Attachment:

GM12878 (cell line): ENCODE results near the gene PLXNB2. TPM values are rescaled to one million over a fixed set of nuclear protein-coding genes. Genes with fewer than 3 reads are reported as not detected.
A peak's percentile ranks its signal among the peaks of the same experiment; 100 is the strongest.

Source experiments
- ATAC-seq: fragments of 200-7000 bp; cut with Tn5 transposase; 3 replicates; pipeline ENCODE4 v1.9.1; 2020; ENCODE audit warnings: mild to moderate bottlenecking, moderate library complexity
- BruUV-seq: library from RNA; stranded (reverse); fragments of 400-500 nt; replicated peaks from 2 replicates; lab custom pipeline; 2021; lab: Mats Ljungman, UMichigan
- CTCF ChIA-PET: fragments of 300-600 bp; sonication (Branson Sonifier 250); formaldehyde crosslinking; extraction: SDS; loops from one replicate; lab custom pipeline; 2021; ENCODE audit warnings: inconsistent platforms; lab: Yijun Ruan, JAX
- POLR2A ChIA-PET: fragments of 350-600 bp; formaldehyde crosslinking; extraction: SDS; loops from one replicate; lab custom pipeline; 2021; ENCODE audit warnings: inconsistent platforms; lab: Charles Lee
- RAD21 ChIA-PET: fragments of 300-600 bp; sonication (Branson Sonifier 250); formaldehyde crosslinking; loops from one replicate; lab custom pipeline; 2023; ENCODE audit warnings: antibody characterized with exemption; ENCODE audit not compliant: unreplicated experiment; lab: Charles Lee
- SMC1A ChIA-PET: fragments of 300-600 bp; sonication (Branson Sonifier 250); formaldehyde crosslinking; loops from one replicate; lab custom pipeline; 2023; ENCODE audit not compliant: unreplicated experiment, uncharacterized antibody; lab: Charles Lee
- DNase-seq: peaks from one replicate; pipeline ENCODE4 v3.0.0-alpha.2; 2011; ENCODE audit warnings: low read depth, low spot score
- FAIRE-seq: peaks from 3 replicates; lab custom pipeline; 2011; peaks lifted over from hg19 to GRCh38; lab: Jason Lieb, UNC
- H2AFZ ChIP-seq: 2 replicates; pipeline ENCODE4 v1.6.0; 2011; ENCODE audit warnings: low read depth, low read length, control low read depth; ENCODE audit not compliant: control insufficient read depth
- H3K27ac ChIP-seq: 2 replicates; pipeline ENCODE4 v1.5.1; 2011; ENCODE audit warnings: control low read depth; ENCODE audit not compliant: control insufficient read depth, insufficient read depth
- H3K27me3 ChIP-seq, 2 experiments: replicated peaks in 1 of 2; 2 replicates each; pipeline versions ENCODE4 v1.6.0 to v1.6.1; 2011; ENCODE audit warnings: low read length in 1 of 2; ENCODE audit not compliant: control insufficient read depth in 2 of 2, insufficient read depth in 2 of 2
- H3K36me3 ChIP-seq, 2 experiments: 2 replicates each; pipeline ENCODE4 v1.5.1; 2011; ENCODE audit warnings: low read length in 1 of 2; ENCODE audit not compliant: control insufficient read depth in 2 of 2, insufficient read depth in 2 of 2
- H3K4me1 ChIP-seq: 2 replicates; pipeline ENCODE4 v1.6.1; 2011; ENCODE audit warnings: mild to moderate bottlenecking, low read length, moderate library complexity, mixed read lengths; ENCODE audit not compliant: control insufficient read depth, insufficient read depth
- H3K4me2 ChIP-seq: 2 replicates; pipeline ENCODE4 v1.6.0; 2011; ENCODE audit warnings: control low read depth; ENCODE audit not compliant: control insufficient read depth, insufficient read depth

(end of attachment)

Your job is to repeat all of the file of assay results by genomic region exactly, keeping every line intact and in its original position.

GM12878 (cell line): ENCODE results near the gene PLXNB2. TPM values are rescaled to one million over a fixed set of nuclear protein-coding genes. Genes with fewer than 3 reads are reported as not detected.
A peak's percentile ranks its signal among the peaks of the same experiment; 100 is the strongest.

Source experiments
- ATAC-seq: fragments of 200-7000 bp; cut with Tn5 transposase; 3 replicates; pipeline ENCODE4 v1.9.1; 2020; ENCODE audit warnings: mild to moderate bottlenecking, moderate library complexity
- BruUV-seq: library from RNA; stranded (reverse); fragments of 400-500 nt; replicated peaks from 2 replicates; lab custom pipeline; 2021; lab: Mats Ljungman, UMichigan
- CTCF ChIA-PET: fragments of 300-600 bp; sonication (Branson Sonifier 250); formaldehyde crosslinking; extraction: SDS; loops from one replicate; lab custom pipeline; 2021; ENCODE audit warnings: inconsistent platforms; lab: Yijun Ruan, JAX
- POLR2A ChIA-PET: fragments of 350-600 bp; formaldehyde crosslinking; extraction: SDS; loops from one replicate; lab custom pipeline; 2021; ENCODE audit warnings: inconsistent platforms; lab: Charles Lee
- RAD21 ChIA-PET: fragments of 300-600 bp; sonication (Branson Sonifier 250); formaldehyde crosslinking; loops from one replicate; lab custom pipeline; 2023; ENCODE audit warnings: antibody characterized with exemption; ENCODE audit not compliant: unreplicated experiment; lab: Charles Lee
- SMC1A ChIA-PET: fragments of 300-600 bp; sonication (Branson Sonifier 250); formaldehyde crosslinking; loops from one replicate; lab custom pipeline; 2023; ENCODE audit not compliant: unreplicated experiment, uncharacterized antibody; lab: Charles Lee
- DNase-seq: peaks from one replicate; pipeline ENCODE4 v3.0.0-alpha.2; 2011; ENCODE audit warnings: low read depth, low spot score
- FAIRE-seq: peaks from 3 replicates; lab custom pipeline; 2011; peaks lifted over from hg19 to GRCh38; lab: Jason Lieb, UNC
- H2AFZ ChIP-seq: 2 replicates; pipeline ENCODE4 v1.6.0; 2011; ENCODE audit warnings: low read depth, low read length, control low read depth; ENCODE audit not compliant: control insufficient read depth
- H3K27ac ChIP-seq: 2 replicates; pipeline ENCODE4 v1.5.1; 2011; ENCODE audit warnings: control low read depth; ENCODE audit not compliant: control insufficient read depth, insufficient read depth
- H3K27me3 ChIP-seq, 2 experiments: replicated peaks in 1 of 2; 2 replicates each; pipeline versions ENCODE4 v1.6.0 to v1.6.1; 2011; ENCODE audit warnings: low read length in 1 of 2; ENCODE audit not compliant: control insufficient read depth in 2 of 2, insufficient read depth in 2 of 2
- H3K36me3 ChIP-seq, 2 experiments: 2 replicates each; pipeline ENCODE4 v1.5.1; 2011; ENCODE audit warnings: low read length in 1 of 2; ENCODE audit not compliant: control insufficient read depth in 2 of 2, insufficient read depth in 2 of 2
- H3K4me1 ChIP-seq: 2 replicates; pipeline ENCODE4 v1.6.1; 2011; ENCODE audit warnings: mild to moderate bottlenecking, low read length, moderate library complexity, mixed read lengths; ENCODE audit not compliant: control insufficient read depth, insufficient read depth
- H3K4me2 ChIP-seq: 2 replicates; pipeline ENCODE4 v1.6.0; 2011; ENCODE audit warnings: control low read depth; ENCODE audit not compliant: control insufficient read depth, insufficient read depth